Dolly Sods Wilderness

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Coordinates: 38°59′45″N 79°22′05″W / 38.99583°N 79.36806°W / 38.99583; -79.36806
Dolly Sods Wilderness
Part of Monongahela National Forest
Wilderness Area
DollySods1.JPG
Country United States
State West Virginia
Counties Grant, Randolph, Tucker
Elevation 3,734 ft (1,138.1 m)
Coordinates 38°59′45″N 79°22′05″W / 38.99583°N 79.36806°W / 38.99583; -79.36806
Highest point Allegheny Front at intersection of Grant, Randolph, and Tucker Counties
 - location northwest of Cabins
 - elevation 4,123 ft (1,256.7 m)
 - coordinates 38°57′52″N 79°21′26″W / 38.96444°N 79.35722°W / 38.96444; -79.35722
Lowest point Red Creek
 - location east of Laneville
 - elevation 2,644 ft (805.9 m)
 - coordinates 38°58′23″N 79°23′58″W / 38.97306°N 79.39944°W / 38.97306; -79.39944
Area 17,371 acres (7,029.8 ha) [1]
Established January 3, 1975 [1]
Management Monongahela National Forest
Owner USDA Forest Service
IUCN category Ib - Wilderness Area
Nearest city Davis, West Virginia
Location of Dolly Sods Wilderness in West Virginia
Website: Dolly Sods Wilderness

The Dolly Sods Wilderness — originally simply Dolly Sods — is a U.S. Wilderness Area in the Allegheny Mountains of eastern West Virginia, USA, and is part of the Monongahela National Forest (MNF) of the U.S. Forest Service (USFS).

Dolly Sods is a rocky, high-altitude plateau with sweeping vistas and lifeforms normally found much farther north in Canada. To the north, the distinctive landscape of "the Sods" is characterized by stunted (“flagged”) trees, wind-carved boulders, heath barrens, grassy meadows created in the last century by logging and fires, and sphagnum bogs that are much older. To the south, a dense cove forest occupies the branched canyon excavated by the North Fork of Red Creek.

The name derives from an 18th-century German homesteading family — the Dahles — and a local term for an open mountaintop meadow — a "sods".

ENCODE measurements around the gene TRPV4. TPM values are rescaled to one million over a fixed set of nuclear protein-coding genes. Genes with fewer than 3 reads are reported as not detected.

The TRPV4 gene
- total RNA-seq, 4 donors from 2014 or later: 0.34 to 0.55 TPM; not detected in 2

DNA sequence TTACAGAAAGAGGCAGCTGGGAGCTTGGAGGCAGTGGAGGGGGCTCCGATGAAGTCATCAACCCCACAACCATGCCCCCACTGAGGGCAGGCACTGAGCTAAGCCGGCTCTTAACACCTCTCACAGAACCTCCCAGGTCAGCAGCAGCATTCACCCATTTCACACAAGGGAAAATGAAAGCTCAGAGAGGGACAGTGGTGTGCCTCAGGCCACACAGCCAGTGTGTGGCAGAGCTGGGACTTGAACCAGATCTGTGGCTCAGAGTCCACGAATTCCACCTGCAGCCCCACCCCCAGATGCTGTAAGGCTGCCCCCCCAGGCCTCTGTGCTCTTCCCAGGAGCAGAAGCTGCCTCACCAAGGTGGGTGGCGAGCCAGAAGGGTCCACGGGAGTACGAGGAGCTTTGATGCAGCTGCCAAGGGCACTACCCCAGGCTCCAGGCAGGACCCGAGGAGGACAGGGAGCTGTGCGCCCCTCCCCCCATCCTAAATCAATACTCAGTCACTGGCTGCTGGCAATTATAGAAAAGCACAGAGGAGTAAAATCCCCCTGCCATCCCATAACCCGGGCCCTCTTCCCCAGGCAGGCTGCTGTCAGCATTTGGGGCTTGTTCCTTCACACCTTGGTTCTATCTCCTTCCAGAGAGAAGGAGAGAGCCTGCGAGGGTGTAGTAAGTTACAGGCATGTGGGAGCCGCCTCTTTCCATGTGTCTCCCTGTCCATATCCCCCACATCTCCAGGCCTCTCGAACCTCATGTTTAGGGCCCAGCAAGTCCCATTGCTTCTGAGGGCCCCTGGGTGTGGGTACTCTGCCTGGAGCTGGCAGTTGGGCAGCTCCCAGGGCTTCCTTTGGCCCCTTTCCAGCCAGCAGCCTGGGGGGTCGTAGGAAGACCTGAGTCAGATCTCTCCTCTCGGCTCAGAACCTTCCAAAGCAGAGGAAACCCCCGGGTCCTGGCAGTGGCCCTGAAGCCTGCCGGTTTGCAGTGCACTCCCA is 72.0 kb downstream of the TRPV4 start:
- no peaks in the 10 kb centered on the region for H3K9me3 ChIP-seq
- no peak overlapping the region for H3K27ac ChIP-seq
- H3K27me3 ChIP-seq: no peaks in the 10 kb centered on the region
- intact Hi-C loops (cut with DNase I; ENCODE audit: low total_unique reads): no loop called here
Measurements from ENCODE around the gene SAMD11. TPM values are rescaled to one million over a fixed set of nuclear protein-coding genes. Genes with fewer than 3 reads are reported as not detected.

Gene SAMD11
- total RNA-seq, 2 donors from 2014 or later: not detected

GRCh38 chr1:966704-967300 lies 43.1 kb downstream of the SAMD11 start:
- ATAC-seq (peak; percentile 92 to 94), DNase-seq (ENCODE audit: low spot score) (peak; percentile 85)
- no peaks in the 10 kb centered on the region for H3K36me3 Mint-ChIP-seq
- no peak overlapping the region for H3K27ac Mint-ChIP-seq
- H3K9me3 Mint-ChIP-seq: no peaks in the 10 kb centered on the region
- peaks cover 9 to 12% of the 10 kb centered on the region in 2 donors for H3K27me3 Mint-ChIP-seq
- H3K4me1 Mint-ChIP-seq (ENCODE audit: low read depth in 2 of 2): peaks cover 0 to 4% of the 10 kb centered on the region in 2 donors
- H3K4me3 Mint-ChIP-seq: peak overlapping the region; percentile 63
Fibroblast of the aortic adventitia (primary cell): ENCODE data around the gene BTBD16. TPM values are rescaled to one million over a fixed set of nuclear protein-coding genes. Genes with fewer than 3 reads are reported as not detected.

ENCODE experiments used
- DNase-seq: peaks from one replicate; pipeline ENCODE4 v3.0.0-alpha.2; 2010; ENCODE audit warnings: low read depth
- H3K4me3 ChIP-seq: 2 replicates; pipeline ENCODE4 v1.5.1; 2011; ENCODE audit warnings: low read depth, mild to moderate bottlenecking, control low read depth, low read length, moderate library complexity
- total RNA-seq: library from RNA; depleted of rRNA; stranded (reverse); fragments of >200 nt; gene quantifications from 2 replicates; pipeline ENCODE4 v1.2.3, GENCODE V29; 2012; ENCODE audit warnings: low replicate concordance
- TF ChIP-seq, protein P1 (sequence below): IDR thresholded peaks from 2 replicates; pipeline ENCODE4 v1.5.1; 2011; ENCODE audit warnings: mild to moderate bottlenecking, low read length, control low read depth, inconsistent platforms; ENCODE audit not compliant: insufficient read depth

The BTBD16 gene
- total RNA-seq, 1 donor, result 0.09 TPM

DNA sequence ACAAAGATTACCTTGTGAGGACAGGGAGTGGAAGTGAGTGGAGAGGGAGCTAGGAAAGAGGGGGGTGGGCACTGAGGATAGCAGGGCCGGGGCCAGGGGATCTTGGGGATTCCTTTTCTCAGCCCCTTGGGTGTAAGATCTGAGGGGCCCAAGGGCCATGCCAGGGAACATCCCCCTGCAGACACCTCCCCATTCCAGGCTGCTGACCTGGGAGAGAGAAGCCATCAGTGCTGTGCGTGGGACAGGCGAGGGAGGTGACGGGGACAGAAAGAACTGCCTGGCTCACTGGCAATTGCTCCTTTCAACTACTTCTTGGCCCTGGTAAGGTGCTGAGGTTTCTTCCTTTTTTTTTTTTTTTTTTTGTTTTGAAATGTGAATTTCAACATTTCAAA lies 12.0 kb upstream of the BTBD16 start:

Geography[edit]

Topography[edit]

Dolly Sods is the highest plateau of its type east of the Mississippi River with altitude ranging from around 2,700 feet (820 m) at the outlet of Red Creek to about 4,000 feet (1,200 m) at the top of a mountain ridge on the Allegheny Front. Prominent summits within the Wilderness are Coal Knob (3,766 feet), Breathed Mountain (3,848 feet), and Blackbird Knob (3,960 feet). The highest point in the immediate area (just outside the Dolly Sods Wilderness area in the Roaring Plains West Wilderness) is Mount Porte Crayon at 4,770 feet (1,454 m).

Drainage[edit]

Dolly Sods is on a ridge crest that forms part of the Eastern Continental Divide. Most of its area is drained by the North Fork of Red Creek, which is a tributary of the Dry Fork River. Via the Dry Fork, Black Fork, Cheat, Monongahela and Ohio Rivers, it is part of the Mississippi River watershed. South of Forest Service Route 19 is the adjoining Red Creek/Flatrock/Roaring Plains area, which is drained by the South Fork of Red Creek. Drainage on the east side of the ridge crest flows into the headwaters of the South Branch of the Potomac River, which is part of the Chesapeake Bay watershed.

Boundaries[edit]

The original "Dolly Sods" was a mountaintop meadow of about 650 acres (3 km2) at the southern end of Rohrbaugh Plains, near the present Dolly Sods Picnic Area.[2] The present-day Dolly Sods Wilderness (DSW) encompasses some 17,371 acres (70 km2) of USFS land and is itself only part of a larger 32,000-acre (129 km2) area now known as "Dolly Sods".[1][3] The DSW is bordered by Forest Service Routes 75 and 19 on the east and south sides, respectively. (Since the early 1970s it has been common practice to include the Red Creek Plains, Flatrock Plains and Roaring Plains areas to the south as part of the "greater" Dolly Sods area. Formerly, the area encompassed by these three mountaintop flats — all south of FS Rt 19 — was known locally and collectively as "Huckleberry Plains".[4])